Why I Love And Hate Webpack

Posted April 26, 2017

Everyone knows about the state of web development and the over-saturation of tools. We all know it’s rediculous and impossible to keep up on. However you can’t deny that some awesome tools have emerged to help us web devs get the job done better and faster.

When it comes to development environment and build tools, I have been team Gulp for a while now. There is a Gulp plugin for everything! Set up a task for compiling SCSS, moving things around, development server, minifying JS and so on. The problem is that your gulpfile.js quickly became super long, and you have tasks instantiated within tasks and everything is over-complicated. Not to mention you have about 30 lines of dependency requirements at the top of the file.

Enter Webpack, the latest and most advanced build tool out there. It’s been around for a bit, but I only just started straying from my Gulp comfort zone. I’ve switched to it 100%, as modern web applications have much more JavaScript and are more dependency heavy.

Things I love about webpack:

  • 100% of config in a single file
  • option to inject CSS via JS
  • easily pipe files/code from one loader to another
  • built in access to build hash and tons of other build data
  • large community of contributors building loaders and plugins for just about everything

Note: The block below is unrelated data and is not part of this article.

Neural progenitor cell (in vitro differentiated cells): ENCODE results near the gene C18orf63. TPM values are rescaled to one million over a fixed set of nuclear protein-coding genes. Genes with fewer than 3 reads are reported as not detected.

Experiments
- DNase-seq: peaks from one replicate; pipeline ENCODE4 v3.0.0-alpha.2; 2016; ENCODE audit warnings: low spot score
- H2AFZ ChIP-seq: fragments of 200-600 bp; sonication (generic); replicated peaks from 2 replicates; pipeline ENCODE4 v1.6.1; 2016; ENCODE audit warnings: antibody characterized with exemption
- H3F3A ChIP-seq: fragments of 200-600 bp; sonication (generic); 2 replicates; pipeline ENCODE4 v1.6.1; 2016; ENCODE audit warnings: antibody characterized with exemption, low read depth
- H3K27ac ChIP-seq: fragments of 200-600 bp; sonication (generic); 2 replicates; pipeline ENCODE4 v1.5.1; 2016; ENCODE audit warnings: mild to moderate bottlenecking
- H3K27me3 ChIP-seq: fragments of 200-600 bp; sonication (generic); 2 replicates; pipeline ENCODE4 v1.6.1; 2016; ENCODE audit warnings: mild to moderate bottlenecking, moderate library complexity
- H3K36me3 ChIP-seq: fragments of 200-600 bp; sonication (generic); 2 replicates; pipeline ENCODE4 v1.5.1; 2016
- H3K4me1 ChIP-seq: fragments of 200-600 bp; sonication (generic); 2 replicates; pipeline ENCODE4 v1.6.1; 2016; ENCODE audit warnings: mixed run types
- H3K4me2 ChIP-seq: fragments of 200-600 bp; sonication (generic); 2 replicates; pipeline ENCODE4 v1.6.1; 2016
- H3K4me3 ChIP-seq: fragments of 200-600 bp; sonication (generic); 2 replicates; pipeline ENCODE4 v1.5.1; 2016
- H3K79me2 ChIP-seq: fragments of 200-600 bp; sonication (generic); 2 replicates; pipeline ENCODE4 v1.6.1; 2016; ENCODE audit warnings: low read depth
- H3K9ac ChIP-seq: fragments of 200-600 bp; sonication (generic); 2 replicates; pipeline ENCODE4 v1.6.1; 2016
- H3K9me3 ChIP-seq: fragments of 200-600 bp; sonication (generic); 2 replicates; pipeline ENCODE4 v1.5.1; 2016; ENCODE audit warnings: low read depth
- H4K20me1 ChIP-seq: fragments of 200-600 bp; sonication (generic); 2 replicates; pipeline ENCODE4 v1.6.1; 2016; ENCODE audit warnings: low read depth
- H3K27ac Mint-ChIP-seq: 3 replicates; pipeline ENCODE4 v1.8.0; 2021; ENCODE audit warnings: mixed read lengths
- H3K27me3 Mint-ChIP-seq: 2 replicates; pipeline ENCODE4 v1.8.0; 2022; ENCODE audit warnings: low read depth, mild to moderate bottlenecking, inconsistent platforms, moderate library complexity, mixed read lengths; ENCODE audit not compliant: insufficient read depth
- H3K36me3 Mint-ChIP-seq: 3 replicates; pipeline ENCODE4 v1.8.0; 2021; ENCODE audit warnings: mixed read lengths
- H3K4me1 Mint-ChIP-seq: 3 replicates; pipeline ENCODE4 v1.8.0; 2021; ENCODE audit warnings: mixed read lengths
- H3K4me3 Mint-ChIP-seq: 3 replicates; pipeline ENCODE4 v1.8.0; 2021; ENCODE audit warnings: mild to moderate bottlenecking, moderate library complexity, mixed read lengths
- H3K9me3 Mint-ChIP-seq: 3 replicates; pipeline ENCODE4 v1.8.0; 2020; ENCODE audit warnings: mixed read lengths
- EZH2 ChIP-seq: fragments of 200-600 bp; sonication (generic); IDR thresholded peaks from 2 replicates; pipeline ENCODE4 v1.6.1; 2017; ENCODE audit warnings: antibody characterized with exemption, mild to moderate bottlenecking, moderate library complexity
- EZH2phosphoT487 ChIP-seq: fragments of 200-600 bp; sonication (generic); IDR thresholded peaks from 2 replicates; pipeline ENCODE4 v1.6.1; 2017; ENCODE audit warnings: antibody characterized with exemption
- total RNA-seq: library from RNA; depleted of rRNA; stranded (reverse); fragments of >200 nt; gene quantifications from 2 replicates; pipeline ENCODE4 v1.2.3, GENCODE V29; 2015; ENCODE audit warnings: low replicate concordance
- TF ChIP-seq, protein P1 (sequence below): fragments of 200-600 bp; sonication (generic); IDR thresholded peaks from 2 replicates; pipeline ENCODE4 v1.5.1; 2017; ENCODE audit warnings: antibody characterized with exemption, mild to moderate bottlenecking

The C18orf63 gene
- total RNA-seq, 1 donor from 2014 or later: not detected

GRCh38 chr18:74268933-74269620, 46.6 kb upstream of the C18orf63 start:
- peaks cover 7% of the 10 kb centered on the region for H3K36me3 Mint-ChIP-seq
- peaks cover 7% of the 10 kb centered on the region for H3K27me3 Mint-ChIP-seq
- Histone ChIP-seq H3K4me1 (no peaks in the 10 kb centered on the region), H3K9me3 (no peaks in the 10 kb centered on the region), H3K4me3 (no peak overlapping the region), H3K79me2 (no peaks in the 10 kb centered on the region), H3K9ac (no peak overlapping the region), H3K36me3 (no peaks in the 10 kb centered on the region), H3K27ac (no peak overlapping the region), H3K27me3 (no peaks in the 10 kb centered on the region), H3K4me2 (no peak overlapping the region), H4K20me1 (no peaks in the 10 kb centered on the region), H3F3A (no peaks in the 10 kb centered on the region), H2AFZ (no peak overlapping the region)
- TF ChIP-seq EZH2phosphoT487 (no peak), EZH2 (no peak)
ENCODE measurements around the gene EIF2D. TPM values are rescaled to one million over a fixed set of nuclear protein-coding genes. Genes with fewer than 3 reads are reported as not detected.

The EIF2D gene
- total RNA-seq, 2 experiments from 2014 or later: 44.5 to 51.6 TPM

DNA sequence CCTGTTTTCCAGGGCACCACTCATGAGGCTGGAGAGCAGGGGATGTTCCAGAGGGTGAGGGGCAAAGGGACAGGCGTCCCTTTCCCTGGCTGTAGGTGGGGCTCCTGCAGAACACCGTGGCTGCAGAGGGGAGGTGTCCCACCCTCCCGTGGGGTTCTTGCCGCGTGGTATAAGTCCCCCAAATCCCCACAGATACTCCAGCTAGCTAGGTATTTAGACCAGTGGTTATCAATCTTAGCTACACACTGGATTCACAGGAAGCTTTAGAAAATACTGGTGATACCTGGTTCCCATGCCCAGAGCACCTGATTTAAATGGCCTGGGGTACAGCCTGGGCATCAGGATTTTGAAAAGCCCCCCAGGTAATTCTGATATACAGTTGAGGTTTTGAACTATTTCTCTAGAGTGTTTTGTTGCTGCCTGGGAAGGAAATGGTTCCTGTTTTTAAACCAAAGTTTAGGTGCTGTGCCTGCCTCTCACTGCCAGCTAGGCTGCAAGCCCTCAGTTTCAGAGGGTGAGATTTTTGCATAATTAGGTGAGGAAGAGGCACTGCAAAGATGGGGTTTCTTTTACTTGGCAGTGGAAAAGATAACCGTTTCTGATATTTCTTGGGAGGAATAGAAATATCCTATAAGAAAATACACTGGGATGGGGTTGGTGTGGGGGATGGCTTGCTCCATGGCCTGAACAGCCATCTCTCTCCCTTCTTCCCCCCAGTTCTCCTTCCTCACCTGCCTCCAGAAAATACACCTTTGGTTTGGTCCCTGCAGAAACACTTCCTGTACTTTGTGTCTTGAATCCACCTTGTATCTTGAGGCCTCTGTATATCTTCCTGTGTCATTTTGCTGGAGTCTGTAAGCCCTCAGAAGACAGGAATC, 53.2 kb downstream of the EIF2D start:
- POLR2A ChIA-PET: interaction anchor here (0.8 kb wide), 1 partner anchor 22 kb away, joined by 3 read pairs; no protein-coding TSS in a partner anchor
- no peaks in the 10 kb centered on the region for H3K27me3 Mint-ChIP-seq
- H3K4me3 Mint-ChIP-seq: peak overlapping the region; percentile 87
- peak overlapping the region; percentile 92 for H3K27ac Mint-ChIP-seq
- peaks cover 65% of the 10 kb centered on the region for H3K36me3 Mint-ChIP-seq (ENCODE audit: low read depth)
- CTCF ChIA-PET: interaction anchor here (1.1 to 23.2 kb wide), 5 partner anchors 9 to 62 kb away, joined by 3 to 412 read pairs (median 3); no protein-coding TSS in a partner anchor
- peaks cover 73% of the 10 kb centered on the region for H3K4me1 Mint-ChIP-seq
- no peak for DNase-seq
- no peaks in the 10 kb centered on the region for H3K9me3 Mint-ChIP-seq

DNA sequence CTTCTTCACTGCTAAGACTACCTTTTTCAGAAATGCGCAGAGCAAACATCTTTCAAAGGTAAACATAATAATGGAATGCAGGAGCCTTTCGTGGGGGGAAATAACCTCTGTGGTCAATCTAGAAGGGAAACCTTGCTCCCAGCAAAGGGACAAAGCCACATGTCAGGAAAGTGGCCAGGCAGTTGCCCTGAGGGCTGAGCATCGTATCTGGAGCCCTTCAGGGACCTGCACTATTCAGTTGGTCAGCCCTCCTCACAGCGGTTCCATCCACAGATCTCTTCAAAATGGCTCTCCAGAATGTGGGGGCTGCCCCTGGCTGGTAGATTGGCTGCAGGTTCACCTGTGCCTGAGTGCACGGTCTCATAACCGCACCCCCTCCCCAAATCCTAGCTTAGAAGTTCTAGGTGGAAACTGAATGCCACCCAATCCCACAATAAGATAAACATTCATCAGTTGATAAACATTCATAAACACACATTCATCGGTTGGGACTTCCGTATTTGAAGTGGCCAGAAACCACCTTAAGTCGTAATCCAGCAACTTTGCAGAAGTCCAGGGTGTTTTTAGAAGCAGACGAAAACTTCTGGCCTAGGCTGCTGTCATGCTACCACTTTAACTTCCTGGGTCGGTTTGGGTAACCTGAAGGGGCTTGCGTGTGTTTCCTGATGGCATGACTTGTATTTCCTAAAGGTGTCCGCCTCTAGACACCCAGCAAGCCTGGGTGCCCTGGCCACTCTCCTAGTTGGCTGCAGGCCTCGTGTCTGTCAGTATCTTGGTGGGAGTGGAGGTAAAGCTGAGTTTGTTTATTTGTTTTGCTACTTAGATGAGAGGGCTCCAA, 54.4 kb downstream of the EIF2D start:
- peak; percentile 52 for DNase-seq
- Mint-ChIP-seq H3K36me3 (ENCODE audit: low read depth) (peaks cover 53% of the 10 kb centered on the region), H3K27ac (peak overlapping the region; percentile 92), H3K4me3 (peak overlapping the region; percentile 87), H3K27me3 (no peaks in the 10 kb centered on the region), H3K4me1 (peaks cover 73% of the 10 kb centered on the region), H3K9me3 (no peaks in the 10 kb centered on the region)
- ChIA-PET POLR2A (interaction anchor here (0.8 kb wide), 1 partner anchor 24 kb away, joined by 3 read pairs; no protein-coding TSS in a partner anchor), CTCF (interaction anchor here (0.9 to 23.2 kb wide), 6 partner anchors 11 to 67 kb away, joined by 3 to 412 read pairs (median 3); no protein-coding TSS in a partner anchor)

• easily transpile ES6
  • package your dependencies up in one file
  • extract common dependencies from multiple bundles

The list goes on, it really is the best option at the moment. However, there are a few things that really drive me crazy and took me a while to fully understand.

Things I hate/confuse the heck out of me:

  • loaders work from the bottom - up for some reason
  • you need to install (via yarn or npm) about 15 things to get up and running
  • some community-made plugins just don’t work very well yet
  • you have to add your own hacks occasionally to make a loader/plugin do what you want
  • it feels like a lot of work to initially set up your config

Despite doing some serious head-to-keyboard banging initially, I’ve come to really appreciate Webpack and what it offers. Now that I have a good config, I can reuse and refresh it as I go.

Thanks, Webpack, for making the web harder and easier at the same time.

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